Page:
Learn about ATEX, the European Union's safety standard for protecting workers in explosive atmospheres.
Published 22 May 2023
ATEX stands for “ATmospheres EXplosives”. The European Union directive consists of safety procedures regarding material, equipment, and systems used in environments with a risk of potentially explosive atmospheres.
The standards apply to any activity with the potential for contact with flammable materials or marked by crystalline silica and oxygen-enriched atmospheres. ATEX-certified products have been tested to meet certain requirements, ensuring they are safe and effective in explosive environments.
The ATEX directive regulates the products used in such locations and the best practices for working safely in them. It includes providing suitable personal protective equipment such as chemical-resistant clothing, respirators, and face shields.
Under the Dangerous Substances and Explosive Atmospheres Regulations (DSEAR), an explosive atmosphere is described as a mixture of dangerous substances in the form of gases, vapors, mist, or dust with air in atmospheric conditions that ignites and spreads combustion to the unburned entire mixture.
In atmospheric conditions, the temperature and pressure are between –20°C and 40°C and 0.8 to 1.1 bar, respectively.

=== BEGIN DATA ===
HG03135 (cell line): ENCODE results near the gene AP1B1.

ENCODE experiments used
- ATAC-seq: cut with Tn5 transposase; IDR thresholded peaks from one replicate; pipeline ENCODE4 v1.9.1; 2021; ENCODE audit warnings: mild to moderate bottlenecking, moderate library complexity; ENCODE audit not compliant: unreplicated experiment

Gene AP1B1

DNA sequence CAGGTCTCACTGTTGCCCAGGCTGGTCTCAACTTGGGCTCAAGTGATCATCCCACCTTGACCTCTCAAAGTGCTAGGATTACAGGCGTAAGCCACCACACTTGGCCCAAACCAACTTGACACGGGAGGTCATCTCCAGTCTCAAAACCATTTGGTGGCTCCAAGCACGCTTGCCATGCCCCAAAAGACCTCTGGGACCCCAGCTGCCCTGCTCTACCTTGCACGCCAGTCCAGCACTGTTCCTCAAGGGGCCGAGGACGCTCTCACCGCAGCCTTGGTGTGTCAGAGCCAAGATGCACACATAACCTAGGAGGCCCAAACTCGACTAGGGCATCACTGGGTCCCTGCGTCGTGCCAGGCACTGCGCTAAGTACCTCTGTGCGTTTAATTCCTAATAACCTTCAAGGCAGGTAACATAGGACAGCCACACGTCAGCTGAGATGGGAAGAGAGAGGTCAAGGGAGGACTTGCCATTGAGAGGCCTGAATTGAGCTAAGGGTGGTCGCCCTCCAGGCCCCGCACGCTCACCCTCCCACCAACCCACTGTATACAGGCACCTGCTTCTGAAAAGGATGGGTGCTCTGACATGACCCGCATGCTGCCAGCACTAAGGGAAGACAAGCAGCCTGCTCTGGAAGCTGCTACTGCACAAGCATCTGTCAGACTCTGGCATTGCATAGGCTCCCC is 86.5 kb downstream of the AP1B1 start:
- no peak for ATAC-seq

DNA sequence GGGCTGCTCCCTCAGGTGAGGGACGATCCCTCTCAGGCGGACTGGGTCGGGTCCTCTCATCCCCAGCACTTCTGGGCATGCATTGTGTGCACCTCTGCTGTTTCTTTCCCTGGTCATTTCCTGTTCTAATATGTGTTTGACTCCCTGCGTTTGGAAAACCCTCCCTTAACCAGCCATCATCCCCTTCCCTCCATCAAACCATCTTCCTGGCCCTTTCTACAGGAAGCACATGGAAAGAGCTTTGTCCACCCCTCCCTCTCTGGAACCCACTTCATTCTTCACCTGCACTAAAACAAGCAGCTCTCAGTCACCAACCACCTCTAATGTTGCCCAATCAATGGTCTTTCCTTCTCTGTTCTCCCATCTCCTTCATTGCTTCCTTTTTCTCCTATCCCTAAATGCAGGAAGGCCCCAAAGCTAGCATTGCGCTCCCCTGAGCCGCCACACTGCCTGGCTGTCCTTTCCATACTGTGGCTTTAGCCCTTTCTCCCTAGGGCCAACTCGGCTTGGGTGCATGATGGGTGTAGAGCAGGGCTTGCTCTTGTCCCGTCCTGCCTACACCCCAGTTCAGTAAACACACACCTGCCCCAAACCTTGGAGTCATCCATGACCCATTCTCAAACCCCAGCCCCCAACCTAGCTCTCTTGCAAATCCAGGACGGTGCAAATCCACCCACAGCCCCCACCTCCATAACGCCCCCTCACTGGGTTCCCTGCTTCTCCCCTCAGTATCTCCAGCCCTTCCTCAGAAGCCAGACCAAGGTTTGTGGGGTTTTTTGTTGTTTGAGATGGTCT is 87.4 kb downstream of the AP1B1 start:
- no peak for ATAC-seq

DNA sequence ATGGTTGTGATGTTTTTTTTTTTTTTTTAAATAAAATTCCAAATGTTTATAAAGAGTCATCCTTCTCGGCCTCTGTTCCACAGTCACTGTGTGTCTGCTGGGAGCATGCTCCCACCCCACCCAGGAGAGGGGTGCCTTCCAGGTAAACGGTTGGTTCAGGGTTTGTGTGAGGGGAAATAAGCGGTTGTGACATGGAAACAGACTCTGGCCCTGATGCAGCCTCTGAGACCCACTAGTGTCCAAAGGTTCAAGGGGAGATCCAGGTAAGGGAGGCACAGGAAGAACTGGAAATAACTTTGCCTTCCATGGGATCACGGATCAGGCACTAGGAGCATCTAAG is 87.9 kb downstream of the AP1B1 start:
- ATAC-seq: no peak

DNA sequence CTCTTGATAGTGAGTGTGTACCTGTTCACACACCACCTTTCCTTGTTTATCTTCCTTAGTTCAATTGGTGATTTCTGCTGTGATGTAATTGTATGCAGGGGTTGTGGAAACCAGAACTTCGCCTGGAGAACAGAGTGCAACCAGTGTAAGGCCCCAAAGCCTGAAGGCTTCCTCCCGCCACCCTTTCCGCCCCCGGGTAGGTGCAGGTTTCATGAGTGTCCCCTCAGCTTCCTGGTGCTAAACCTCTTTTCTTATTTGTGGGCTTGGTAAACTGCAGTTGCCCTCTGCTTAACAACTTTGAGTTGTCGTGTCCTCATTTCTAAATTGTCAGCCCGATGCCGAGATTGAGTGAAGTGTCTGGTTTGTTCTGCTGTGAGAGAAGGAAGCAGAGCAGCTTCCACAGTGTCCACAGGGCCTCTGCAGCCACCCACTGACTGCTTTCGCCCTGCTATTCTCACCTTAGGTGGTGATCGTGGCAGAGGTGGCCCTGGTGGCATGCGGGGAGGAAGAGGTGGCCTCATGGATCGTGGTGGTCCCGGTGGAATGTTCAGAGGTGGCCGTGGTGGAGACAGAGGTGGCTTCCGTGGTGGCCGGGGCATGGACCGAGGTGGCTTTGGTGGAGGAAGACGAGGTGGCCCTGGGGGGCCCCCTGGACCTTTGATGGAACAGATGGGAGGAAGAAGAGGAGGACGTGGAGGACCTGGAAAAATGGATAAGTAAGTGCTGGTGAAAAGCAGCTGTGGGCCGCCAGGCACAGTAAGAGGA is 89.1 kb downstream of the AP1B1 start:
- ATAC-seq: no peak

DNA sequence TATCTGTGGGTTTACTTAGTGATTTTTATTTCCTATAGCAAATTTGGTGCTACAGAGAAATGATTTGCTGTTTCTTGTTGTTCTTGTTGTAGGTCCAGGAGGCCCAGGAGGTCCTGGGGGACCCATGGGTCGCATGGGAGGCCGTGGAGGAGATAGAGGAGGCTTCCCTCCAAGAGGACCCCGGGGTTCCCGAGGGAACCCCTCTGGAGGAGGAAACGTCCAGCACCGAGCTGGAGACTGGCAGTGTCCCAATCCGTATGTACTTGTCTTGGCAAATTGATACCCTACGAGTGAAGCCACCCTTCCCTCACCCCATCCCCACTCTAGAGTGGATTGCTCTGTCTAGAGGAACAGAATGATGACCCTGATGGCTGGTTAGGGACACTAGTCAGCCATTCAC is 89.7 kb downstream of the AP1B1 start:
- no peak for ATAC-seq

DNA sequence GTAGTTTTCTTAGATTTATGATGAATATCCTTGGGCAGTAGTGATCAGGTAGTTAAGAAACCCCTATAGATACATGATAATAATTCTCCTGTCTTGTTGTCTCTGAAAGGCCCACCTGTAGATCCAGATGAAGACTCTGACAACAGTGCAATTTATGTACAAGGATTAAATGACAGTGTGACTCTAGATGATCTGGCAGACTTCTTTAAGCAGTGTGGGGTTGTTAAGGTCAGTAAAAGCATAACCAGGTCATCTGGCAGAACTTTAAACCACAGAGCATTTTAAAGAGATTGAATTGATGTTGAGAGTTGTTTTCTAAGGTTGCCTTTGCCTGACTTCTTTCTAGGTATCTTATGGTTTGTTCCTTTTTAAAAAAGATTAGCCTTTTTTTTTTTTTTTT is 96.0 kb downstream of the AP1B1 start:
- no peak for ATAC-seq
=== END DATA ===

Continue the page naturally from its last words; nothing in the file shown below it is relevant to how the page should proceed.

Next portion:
Two European directives control ATEX, as follows:
This directive sets out the minimum requirements for improving workplace safety in potentially explosive atmospheres. It requires employers to assess the risks in their workplace and take appropriate measures to limit any potential danger arising from flammable substances or dust explosions.
The core purpose of the ATEX Equipment Directive is to ensure that any equipment or protective systems used in hazardous areas follow certain safety requirements according to the legislation outlined in Annex II of this directive. These requirements are intended to reduce the risk of accidental fires or explosions due to faulty design or manufacturing practices.
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IECEx System, or International Electrotechnical Commission System for Certification to Standards Relating to Equipment for Use in Explosive Atmospheres, helps build confidence in the safety of Ex equipment worldwide. In contrast, ATEX is a mandatory application limited to Europe.
IECEx aims to accomplish the following:
In contrast, ATEX certification differs from IECEx certification in several fundamental ways.
Below are some potential applications for ATEX/IECEx-certified equipment:
Employers must classify hazardous explosive atmospheres and equipment into different zones and category types according to the probability of hazard formation and the area where the equipment will operate.
DSEAR Schedules 2, 3, and 4 describe the various classifications.
Equipment is classified into groups and categories based on their markings under the ATEX directive.
It includes equipment intended for use in underground and surface mining areas, likely to be endangered by fire and/or combustible dust.
It includes equipment that may become endangered by explosive atmospheres in other places, such as equipment listed in Annex I of the Directive as Categories 1, 2, and 3.
Potentially explosive areas are classified as Zones (European and IECEx methods) or Classes and Divisions (North American method) according to their likelihood of containing explosive atmospheres.
European & IECEx Classification
Definition of Zone or Division
North American Classification
Zone 0 (gases)